“Mass social distancing will help smooth the curve, but only the tests will save us from months, even years, of anxiety and economic paralysis.”
While the death toll in the UK has increased by 209 to 1,288:
- Consultant Amged El-Hawrani became the first front-line NHS worker to die from the virus;
- Jenny Harries, assistant chief medical officer of health, said it would likely be three to six months before the lock was lifted;
- Boris Johnson continued to chair the isolation meetings at Downing Street;
- Train trips decreased by 85% and bus trips decreased by three-quarters;
- Foreign Minister Dominic Raab has prepared to unveil an agreement with commercial airlines to repatriate tens of thousands of stranded British citizens;
- The rules were relaxed for two years to allow women to self-administer abortion pills at home rather than going to a clinic;
- Michael Gove struck China, claiming that his inability to speak openly about the virus had hampered the response of the world;
- The number of volunteers to help the NHS has exceeded the target of 750,000;
- Labor MP Stephen Kinnock was criticized by police for visiting his 78-year-old father Neil.
Iceland has already run a population-wide testing program, and Norway announced one yesterday.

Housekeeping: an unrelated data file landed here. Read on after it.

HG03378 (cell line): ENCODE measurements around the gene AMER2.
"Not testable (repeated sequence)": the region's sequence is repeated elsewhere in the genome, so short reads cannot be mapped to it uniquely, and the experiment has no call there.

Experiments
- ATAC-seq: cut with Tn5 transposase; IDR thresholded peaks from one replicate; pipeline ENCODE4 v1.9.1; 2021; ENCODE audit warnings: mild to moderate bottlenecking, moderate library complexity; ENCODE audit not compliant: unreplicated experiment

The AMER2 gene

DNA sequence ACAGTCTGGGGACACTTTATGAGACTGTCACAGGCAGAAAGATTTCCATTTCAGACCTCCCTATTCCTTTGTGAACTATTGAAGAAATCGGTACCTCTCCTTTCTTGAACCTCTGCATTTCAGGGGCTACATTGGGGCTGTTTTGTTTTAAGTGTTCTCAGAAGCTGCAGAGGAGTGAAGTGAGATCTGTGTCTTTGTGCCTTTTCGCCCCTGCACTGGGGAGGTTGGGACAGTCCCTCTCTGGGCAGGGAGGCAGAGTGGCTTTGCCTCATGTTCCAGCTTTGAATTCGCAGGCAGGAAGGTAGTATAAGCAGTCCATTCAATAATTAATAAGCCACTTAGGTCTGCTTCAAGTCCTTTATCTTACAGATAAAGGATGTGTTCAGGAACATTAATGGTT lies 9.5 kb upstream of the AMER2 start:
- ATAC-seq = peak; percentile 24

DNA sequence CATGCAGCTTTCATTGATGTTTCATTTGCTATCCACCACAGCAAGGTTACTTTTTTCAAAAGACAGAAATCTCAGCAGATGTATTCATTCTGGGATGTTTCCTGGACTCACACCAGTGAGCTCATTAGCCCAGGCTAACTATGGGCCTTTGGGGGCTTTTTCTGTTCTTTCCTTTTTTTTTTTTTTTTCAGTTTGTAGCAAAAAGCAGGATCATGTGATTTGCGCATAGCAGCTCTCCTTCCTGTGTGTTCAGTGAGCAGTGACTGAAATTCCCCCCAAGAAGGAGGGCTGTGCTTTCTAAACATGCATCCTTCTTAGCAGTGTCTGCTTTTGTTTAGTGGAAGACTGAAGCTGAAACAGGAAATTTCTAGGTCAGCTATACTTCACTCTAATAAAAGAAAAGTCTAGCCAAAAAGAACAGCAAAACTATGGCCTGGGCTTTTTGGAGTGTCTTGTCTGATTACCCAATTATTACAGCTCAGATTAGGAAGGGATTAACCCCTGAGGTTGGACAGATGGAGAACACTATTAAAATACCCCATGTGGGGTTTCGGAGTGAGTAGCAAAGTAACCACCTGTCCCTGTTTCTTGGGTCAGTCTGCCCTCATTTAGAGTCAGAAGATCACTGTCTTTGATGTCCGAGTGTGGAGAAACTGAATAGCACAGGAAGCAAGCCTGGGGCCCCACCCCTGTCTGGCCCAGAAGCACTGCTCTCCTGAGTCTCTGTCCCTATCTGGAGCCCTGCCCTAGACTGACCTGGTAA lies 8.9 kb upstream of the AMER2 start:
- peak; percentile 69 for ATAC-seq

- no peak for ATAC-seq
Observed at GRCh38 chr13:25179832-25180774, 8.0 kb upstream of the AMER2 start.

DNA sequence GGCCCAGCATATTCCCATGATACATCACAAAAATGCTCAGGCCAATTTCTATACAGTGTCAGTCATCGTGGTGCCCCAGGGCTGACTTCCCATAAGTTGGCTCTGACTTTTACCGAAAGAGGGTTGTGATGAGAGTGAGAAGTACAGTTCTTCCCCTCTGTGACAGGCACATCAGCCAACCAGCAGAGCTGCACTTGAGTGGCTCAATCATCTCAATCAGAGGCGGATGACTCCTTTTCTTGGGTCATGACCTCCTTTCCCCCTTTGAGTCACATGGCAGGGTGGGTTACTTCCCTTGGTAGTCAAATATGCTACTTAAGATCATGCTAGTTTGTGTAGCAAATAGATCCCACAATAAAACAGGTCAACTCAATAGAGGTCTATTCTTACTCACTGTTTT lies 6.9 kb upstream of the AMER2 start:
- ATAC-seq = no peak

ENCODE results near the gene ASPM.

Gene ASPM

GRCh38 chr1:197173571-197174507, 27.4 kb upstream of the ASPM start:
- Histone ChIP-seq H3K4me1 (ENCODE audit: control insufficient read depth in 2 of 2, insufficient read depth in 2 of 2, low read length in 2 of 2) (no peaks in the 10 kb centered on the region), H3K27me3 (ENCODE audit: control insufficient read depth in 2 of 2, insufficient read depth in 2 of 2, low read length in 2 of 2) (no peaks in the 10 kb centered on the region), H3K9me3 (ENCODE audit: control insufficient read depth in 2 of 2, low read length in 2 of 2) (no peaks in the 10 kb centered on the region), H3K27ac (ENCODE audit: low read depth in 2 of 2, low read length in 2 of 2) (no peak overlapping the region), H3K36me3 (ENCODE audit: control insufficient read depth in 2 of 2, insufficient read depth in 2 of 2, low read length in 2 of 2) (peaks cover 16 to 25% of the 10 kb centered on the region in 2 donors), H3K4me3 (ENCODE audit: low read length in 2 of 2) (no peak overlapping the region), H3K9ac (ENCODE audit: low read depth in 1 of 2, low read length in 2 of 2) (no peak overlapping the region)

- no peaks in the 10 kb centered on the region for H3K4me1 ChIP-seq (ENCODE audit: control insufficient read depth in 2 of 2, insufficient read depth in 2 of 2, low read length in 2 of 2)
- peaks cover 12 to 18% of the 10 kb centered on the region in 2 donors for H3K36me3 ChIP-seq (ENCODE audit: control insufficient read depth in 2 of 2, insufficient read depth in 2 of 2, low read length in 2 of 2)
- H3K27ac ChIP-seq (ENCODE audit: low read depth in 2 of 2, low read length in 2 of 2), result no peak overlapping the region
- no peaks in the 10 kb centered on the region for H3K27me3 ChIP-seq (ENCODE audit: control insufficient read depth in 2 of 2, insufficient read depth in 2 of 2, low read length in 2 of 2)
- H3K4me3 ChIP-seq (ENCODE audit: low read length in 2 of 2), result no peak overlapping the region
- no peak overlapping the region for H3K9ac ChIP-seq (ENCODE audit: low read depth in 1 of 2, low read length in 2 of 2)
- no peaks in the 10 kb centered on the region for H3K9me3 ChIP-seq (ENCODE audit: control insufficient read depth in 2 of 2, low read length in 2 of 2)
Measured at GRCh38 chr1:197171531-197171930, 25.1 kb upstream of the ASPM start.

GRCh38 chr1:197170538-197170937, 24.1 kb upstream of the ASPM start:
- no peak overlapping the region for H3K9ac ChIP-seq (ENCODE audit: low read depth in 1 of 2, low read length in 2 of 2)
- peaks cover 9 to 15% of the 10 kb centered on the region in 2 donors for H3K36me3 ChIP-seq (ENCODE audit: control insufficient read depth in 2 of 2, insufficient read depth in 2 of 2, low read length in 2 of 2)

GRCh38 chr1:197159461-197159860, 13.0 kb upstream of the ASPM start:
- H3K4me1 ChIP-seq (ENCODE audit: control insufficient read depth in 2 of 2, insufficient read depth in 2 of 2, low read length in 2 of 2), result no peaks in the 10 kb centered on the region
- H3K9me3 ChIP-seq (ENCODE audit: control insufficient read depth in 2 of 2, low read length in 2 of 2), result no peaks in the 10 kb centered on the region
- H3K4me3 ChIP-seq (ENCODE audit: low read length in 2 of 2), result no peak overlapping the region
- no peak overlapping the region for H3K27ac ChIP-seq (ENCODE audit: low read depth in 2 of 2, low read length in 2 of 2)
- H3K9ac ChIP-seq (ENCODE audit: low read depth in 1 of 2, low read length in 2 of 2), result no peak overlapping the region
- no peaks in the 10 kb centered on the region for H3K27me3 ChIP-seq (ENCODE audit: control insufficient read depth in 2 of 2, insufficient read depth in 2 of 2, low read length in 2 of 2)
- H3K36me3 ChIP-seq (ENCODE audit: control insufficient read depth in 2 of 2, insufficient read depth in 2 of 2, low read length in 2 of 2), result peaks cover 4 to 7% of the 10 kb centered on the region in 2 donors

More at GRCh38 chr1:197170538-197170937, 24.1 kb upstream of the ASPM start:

Scientists are concerned that lifting restrictions too soon – before the virus recedes – could lead to a second spike in death.
Paul Hunter, professor of epidemiology at the University of East Anglia, said, “If you let go of social distancing based on a leveling of cases, you might see a resurgence. So we have to be careful about it because we just don’t know enough about what’s going on.
“But if we know, through mass antibody testing, that a large part of the population is immune, you could lift social distancing much sooner.”
The ministers decided earlier this month to reserve all of Britain’s testing capacity for hospital patients.
But the move left officials “blindfolded” in their response to the crisis, the World Health Organization warned. He called on all countries to “test, test, test”.
The government has come under fire for failing to prioritize testing, with daily figures not yet reaching 10,000. In Germany, by comparison, authorities test more than 70,000 people a day.
Even front-line NHS staff have not been tested until this weekend, which means that 20% of people were isolated last week.
South Korea – initially one of the most affected countries – has managed to quickly control its epidemic by aggressively testing the disease.
Germany announced yesterday its plans for a testing program that will allow it to issue 100,000 “immunity passports” per month.
Professor Eleanor Riley, a specialist in infectious diseases at the University of Edinburgh, said: “The mass tests for antibodies will give us a much better idea of the extent of the spread of the virus in the population.”
The government has been strongly criticized for not giving priority to tests, the daily figures have not yet reached 10,000. In Germany, by comparison, the authorities test more than 70,000 people per day